Punjab engages agri graduates to help cotton growers boost yieldsBreaking

May 04, 2024

The Punjab government has engaged agriculture graduates to assist farmers in increasing cotton production. These efforts are being made under the Cotton Action Plan 2024-25 developed by the provincial government. Muhammad Ali, who recently graduated from the University of Agriculture Faisalabad, hailed the government’s decision and said efforts must be made to engage educated youth in the agriculture sector. He said a majority of the youngsters were not ready to pursue careers in agriculture, which was worrisome, and the authorities need to take this matter seriously. Talking to WealthPK, he said the government’s plan to engage graduates for guidance of farmers would transform the existing agriculture patterns. “By interacting with farmers, the graduates will learn the real issues hampering productivity and profitability. We will try to forward these issues to the officials concerned for prompt solutions,” Ali added.

Director of Agriculture Extension, Faisalabad Division, Abdul Hameed told WealthPK that the Punjab government was utilising all resources to boost output of cotton crop. He said monitoring of the cultivation practices was being conducted at the divisional, district, tehsil and union council levels. He said besides its own staff, the agriculture department was also engaging agriculture graduates to have close liaison with growers to help them boost their yields. Expressing confidence in the plan’s effectiveness, he said it would be a game-changer for the country’s textile sector and ensure stabilisation of the national economy. Ali, a textile exporter, said that it's praiseworthy that the provincial government was focusing on boosting cotton produce by engaging graduates. However, he said only boosting the cotton production wasn’t enough and the government would have to reduce the cost of production, which was very high in Pakistan compared to regional business rivals.

“When millers are not in a position to run their units due to high cost of energy, how will a bumper cotton crop benefit the textile industry or national economy,” he questioned. “Without ensuring availability of affordable energy, all efforts of increasing the cotton production will prove a dud,” he said, adding Pakistan’s exporters were losing international clients due to high production costs. Abdul Hameed, Director of Agriculture Extension, said cotton cultivation in Faisalabad, Toba Tek Singh, Jhang and Chiniot would give good results as the agriculture department was in contact with farmers. “For on-the-ground assistance of farmers, different committees have been formed at the village level to ensure availability of inputs.”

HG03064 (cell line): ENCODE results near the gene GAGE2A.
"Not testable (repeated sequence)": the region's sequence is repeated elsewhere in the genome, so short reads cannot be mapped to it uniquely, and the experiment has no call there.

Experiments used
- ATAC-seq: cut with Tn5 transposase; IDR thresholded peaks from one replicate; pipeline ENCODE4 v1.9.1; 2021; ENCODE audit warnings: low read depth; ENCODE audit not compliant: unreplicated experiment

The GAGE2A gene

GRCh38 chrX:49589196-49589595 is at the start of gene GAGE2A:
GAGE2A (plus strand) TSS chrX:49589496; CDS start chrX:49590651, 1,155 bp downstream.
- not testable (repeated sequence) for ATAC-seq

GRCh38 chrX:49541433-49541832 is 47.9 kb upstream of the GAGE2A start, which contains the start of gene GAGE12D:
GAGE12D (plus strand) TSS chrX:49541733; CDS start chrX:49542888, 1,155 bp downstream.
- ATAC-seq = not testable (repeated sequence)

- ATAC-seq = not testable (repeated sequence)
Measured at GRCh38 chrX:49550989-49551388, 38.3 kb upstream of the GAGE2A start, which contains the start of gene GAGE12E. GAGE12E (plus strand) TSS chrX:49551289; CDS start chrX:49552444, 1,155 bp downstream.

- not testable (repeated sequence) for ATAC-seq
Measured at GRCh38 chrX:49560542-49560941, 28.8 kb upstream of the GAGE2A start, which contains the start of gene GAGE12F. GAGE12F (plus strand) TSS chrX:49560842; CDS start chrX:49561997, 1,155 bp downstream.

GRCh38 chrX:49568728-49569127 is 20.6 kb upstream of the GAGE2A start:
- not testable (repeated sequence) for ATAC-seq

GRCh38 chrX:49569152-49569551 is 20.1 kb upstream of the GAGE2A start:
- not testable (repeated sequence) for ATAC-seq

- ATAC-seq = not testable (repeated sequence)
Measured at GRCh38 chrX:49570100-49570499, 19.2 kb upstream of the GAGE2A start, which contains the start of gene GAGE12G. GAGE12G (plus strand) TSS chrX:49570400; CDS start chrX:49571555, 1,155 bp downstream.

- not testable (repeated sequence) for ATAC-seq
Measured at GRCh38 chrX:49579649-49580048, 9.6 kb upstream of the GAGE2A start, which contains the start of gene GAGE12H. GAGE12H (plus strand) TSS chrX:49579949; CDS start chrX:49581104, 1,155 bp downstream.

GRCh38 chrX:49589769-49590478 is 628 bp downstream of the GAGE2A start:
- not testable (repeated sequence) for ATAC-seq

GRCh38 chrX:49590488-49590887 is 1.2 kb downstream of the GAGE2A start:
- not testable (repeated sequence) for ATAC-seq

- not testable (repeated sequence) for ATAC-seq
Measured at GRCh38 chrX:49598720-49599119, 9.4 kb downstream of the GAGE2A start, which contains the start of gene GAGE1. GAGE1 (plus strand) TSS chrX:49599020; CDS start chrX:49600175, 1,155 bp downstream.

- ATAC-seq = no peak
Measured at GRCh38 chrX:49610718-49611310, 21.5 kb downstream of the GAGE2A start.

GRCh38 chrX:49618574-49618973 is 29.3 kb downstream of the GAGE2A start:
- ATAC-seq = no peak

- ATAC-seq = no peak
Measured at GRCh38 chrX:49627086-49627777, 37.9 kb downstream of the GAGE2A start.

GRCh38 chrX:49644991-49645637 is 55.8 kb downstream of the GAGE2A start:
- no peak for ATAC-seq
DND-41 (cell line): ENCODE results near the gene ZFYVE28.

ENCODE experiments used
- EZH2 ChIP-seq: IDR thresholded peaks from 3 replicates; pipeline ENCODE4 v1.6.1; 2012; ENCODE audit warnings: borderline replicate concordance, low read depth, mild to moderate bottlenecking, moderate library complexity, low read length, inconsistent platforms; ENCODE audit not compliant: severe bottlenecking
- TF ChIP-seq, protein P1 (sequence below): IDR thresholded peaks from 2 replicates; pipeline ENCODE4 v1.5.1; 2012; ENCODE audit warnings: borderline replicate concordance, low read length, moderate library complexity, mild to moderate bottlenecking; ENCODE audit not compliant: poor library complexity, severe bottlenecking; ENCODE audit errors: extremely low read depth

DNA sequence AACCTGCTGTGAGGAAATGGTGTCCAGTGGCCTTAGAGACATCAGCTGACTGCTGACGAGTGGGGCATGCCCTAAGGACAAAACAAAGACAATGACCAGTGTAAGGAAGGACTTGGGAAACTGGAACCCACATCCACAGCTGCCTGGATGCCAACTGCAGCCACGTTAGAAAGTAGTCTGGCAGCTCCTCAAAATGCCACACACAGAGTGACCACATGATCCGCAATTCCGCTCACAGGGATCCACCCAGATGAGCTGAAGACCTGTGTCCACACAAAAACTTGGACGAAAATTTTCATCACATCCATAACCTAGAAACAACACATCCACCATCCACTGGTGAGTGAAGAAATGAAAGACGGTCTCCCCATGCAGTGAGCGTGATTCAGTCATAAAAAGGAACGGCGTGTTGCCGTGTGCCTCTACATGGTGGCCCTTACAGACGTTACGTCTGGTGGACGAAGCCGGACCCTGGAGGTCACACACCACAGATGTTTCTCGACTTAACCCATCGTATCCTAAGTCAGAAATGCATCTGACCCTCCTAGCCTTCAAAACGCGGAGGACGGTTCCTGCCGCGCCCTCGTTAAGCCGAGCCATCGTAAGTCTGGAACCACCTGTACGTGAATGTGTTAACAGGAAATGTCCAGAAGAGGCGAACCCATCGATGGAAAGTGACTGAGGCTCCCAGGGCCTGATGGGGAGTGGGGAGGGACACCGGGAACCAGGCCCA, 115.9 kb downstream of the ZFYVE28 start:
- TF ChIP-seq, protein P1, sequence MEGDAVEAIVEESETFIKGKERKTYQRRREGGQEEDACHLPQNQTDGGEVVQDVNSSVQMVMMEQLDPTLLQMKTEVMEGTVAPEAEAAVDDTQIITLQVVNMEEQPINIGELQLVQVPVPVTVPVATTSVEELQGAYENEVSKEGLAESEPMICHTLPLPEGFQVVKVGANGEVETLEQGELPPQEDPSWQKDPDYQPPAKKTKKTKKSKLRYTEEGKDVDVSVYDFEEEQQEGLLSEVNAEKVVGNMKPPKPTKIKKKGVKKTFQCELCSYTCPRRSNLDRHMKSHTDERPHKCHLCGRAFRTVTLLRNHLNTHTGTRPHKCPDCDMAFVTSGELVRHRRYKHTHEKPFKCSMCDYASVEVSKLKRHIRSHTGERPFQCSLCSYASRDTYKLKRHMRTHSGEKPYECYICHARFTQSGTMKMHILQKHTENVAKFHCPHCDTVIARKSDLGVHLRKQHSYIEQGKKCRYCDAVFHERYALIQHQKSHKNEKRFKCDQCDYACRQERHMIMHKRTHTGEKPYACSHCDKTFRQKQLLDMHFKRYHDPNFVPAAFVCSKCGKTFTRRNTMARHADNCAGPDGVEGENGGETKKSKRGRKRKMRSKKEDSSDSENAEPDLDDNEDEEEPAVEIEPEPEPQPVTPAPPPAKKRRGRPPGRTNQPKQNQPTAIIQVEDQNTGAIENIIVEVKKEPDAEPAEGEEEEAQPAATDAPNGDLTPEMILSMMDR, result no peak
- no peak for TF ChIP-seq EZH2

Muhammad Ali, the fresh graduate, said assistance of young agriculture experts could help bring significant benefits to farmers as they (graduates) were equipped with modern farming knowledge. “Our farmers need knowledge about crop protection, plant breeding and soil management to help them bolster their productivity.” “We have to increase crop yields so that our farmers can earn a good living. Surging costs of agricultural inputs are making it difficult for farmers to effectively gain benefits. For long-term sustainability we have to adopt precision agriculture and automation,” he said. However, farmers were not ready to move away from traditional farming practices, he added. Ali believes that interaction of agriculture graduates with farmers will help introduce on-farm technological applications.

Credit: Independent News Pakistan